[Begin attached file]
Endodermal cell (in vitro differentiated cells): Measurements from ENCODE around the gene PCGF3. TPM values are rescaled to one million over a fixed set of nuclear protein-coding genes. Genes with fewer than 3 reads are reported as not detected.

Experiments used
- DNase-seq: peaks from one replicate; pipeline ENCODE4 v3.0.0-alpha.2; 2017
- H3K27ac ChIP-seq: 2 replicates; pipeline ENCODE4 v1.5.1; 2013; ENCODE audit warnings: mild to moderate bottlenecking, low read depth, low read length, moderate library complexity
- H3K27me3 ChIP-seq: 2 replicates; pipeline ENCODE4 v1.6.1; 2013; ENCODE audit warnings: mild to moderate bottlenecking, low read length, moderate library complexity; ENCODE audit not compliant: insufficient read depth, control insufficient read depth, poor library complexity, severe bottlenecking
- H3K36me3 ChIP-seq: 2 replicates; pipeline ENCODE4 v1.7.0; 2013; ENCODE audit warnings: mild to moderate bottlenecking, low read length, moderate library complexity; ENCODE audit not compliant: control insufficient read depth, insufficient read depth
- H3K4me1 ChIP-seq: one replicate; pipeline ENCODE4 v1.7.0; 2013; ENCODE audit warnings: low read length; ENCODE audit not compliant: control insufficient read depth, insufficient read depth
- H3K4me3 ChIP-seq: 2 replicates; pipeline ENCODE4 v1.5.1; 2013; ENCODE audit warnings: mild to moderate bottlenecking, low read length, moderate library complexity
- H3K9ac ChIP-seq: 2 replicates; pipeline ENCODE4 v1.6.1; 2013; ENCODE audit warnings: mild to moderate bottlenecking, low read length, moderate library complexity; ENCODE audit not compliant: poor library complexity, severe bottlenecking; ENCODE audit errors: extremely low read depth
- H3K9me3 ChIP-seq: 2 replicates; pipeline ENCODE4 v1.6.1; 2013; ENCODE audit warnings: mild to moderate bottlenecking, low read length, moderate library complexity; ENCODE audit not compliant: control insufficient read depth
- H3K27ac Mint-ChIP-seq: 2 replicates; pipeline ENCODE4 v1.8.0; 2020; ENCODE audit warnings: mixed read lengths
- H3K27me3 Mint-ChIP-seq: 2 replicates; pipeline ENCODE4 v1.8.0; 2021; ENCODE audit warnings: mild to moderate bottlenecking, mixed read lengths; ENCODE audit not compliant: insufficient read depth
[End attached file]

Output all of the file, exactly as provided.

Endodermal cell (in vitro differentiated cells): Measurements from ENCODE around the gene PCGF3. TPM values are rescaled to one million over a fixed set of nuclear protein-coding genes. Genes with fewer than 3 reads are reported as not detected.

Experiments used
- DNase-seq: peaks from one replicate; pipeline ENCODE4 v3.0.0-alpha.2; 2017
- H3K27ac ChIP-seq: 2 replicates; pipeline ENCODE4 v1.5.1; 2013; ENCODE audit warnings: mild to moderate bottlenecking, low read depth, low read length, moderate library complexity
- H3K27me3 ChIP-seq: 2 replicates; pipeline ENCODE4 v1.6.1; 2013; ENCODE audit warnings: mild to moderate bottlenecking, low read length, moderate library complexity; ENCODE audit not compliant: insufficient read depth, control insufficient read depth, poor library complexity, severe bottlenecking
- H3K36me3 ChIP-seq: 2 replicates; pipeline ENCODE4 v1.7.0; 2013; ENCODE audit warnings: mild to moderate bottlenecking, low read length, moderate library complexity; ENCODE audit not compliant: control insufficient read depth, insufficient read depth
- H3K4me1 ChIP-seq: one replicate; pipeline ENCODE4 v1.7.0; 2013; ENCODE audit warnings: low read length; ENCODE audit not compliant: control insufficient read depth, insufficient read depth
- H3K4me3 ChIP-seq: 2 replicates; pipeline ENCODE4 v1.5.1; 2013; ENCODE audit warnings: mild to moderate bottlenecking, low read length, moderate library complexity
- H3K9ac ChIP-seq: 2 replicates; pipeline ENCODE4 v1.6.1; 2013; ENCODE audit warnings: mild to moderate bottlenecking, low read length, moderate library complexity; ENCODE audit not compliant: poor library complexity, severe bottlenecking; ENCODE audit errors: extremely low read depth
- H3K9me3 ChIP-seq: 2 replicates; pipeline ENCODE4 v1.6.1; 2013; ENCODE audit warnings: mild to moderate bottlenecking, low read length, moderate library complexity; ENCODE audit not compliant: control insufficient read depth
- H3K27ac Mint-ChIP-seq: 2 replicates; pipeline ENCODE4 v1.8.0; 2020; ENCODE audit warnings: mixed read lengths
- H3K27me3 Mint-ChIP-seq: 2 replicates; pipeline ENCODE4 v1.8.0; 2021; ENCODE audit warnings: mild to moderate bottlenecking, mixed read lengths; ENCODE audit not compliant: insufficient read depth